According to the figures, from 2000 to 2006 apartment prices in Israel dropped 12%.
The report reveals that the standard of living has gone up consistently since the mid 1950s – a process characterized by a drop in household expenses on food, clothing and footwear, and a rise in expenses on services like transportation and communications.
Starting in the 1970s, the income composition changed over the years – with a constant decrease in income from work and an increase in income from pensions and National Insurance Institute allowances.
The figures also show that the component of income from pensions is higher among households which do not own an apartment, but has recorded a decline over the years – from about 22% of the income in 2003 to some 19% in 2011.
Moving back to real estate, the figures reveal that in the mid 1950s most households (57%) lived in rented apartments, including on a key-money basis, while the rest lived in an apartment they owned.
From the mid 1950s to the mid 1970s, there was a significant rise in the number of households living in an apartment they owned, reaching 71% of households with an apartment of their own in the mid 1970s. That figure has remained stable since then.
What about home sizes? In 1976, apartments of five rooms and more made up just 4% of all constructed apartments, reaching 55% in 2012. According to the CBS, today's construction for housing is characterized by a trend of tall buildings, yet most apartments being built in Israel are still in buildings of up to four floors.
In 1995, only 7% of apartments were constructed in buildings of nine stories or more. This rate reached more than 30% in 2012. At the same time, a drop has been recorded in the number of apartments constructed in buildings of one to four floors – from 74% in 1995 to 51% in 2012.
Rise in satisfaction with life
The CBS further found that among households which own one apartment there has been a moderate rise in mortgage payments – from an average of NIS 1,960 (about $552) in 2003 to an average of NIS 2,442 ($688) in 2011 –a rise of just 4.8% in actual terms.
In addition, there has been an increase in the component of income from work – from 75.5% in 2003 to 77.5% in 2011.
The component of income from capital and income from pensions and support saw a slight decrease. Among households which do not own an apartment there has been an even more significant increase in the income from work component – from 72.5% in 2003 to 76.9% in 2011.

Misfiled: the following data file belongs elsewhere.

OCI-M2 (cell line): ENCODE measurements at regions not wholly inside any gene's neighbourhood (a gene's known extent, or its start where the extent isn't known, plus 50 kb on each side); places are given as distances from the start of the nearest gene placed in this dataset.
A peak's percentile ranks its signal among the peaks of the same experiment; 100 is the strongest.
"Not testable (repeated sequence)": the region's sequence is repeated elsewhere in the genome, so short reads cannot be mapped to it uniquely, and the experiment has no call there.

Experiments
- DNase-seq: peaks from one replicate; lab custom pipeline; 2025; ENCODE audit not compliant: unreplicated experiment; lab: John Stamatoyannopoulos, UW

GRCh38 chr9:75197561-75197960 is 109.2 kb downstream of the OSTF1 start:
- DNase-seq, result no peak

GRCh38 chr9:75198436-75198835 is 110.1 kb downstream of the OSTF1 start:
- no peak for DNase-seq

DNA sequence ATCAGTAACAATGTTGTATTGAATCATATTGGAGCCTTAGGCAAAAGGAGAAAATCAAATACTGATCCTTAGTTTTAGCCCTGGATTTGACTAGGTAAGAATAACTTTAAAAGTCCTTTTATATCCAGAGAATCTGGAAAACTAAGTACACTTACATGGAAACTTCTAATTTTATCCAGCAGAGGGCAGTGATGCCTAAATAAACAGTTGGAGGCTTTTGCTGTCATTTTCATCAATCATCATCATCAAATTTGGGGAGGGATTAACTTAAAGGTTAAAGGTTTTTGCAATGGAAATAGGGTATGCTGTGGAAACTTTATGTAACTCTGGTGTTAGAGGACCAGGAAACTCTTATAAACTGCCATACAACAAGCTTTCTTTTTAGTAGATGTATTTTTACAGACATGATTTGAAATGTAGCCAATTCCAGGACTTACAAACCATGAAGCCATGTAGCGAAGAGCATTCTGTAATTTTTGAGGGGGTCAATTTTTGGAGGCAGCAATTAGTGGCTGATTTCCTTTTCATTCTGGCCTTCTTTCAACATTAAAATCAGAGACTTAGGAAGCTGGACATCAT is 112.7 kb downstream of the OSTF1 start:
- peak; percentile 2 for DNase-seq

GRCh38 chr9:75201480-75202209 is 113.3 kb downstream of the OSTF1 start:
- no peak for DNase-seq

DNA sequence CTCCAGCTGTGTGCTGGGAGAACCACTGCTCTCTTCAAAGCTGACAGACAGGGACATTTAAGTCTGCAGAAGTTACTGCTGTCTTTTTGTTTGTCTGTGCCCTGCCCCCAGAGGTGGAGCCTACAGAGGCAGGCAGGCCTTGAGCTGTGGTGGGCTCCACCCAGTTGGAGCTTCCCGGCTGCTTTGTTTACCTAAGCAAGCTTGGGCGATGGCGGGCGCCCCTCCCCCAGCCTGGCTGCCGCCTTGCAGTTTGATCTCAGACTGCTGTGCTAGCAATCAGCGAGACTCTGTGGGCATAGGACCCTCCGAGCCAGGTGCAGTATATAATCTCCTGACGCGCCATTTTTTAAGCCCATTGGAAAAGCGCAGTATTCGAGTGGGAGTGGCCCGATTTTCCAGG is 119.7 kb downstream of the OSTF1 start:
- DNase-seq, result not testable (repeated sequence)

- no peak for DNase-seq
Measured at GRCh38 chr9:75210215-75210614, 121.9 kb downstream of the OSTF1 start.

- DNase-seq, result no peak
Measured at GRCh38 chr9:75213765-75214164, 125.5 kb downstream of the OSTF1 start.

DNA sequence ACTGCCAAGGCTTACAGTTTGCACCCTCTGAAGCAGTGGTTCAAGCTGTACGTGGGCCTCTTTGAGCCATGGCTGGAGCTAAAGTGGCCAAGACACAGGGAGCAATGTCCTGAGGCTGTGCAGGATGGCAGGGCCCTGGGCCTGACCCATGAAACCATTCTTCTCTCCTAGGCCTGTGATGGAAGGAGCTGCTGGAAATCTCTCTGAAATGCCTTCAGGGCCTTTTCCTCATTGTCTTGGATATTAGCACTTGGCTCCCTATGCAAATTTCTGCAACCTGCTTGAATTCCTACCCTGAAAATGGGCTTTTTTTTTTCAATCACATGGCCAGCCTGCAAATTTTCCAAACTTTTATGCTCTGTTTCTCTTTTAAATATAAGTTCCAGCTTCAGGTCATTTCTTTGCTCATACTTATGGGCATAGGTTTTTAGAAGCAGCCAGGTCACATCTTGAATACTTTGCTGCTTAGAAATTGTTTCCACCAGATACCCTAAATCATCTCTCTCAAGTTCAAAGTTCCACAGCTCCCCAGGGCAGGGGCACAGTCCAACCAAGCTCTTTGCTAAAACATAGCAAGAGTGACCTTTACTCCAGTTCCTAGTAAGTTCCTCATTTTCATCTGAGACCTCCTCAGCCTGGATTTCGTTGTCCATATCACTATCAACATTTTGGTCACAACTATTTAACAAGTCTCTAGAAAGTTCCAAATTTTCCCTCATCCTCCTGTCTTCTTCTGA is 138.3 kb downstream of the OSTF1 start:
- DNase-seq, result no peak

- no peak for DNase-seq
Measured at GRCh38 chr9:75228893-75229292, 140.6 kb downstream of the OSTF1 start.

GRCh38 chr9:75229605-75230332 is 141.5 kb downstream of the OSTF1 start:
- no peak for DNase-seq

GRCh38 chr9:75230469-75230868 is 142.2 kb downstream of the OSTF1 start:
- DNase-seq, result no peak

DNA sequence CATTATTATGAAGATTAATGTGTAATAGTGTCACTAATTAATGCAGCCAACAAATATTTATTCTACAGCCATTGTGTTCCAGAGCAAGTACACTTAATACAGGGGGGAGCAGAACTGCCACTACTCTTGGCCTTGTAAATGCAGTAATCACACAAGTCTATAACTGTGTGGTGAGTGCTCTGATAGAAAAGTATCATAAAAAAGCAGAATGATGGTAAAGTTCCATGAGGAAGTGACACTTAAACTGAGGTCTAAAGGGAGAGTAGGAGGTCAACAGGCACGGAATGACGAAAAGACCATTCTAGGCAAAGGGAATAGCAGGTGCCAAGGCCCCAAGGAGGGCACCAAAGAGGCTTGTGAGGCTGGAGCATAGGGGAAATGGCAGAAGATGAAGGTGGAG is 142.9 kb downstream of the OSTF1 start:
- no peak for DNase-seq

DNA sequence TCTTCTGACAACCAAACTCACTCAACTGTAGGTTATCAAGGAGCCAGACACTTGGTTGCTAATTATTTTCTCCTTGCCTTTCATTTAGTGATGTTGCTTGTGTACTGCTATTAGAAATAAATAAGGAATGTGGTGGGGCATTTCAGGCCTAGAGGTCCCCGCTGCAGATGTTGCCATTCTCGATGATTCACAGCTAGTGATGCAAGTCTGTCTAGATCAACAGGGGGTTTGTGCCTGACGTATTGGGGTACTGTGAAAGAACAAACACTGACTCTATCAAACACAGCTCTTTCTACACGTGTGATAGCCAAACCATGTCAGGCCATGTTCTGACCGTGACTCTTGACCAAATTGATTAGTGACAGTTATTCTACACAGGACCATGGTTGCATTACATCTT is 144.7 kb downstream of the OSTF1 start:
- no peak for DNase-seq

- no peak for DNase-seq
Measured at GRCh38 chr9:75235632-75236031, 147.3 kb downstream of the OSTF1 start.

The income from pensions and support is the highest among households which do not own an apartment, but it has declined over the years – from 22.2% of income in 2003 to 18.8% in 2011.
The past decade has seen an increase in Israelis' satisfaction with life, with the economic situation and with their ability to cover household expenses. In 2011, 88% said they were satisfied with their lives, compared to 83% in 2002. Sixty percent were satisfied with their economic situation in 2011 compared to 48% in 2002.
In 2011, 61% said they managed to cover all of their household's routine monthly expenses – for food, electricity, telephone bills, etc – compared to 50% in 2005.
The figures also reveal that in 2011, 26% of Israelis aged 20 and up felt lonely often or occasionally, compared to 32% in 2002. In 2011, 9% said they had no one to turn to at times of crisis or distress, compared to 13% in 2002.
The number of Israelis registered in social services departments went up from 14.3% in 2000 to 16.9% in 2011. Among Arabs there was a 67% increase, from 13.4% in 2000 to 22.5% in 2011. In 2010, the 51.6% of those registered in social services departments in working ages – 15-64 – were hired workers and their average gross monthly salary was NIS 4,954 ($1,396), compared to the average salary of NIS 8,430 (2,376) in the Israeli economy.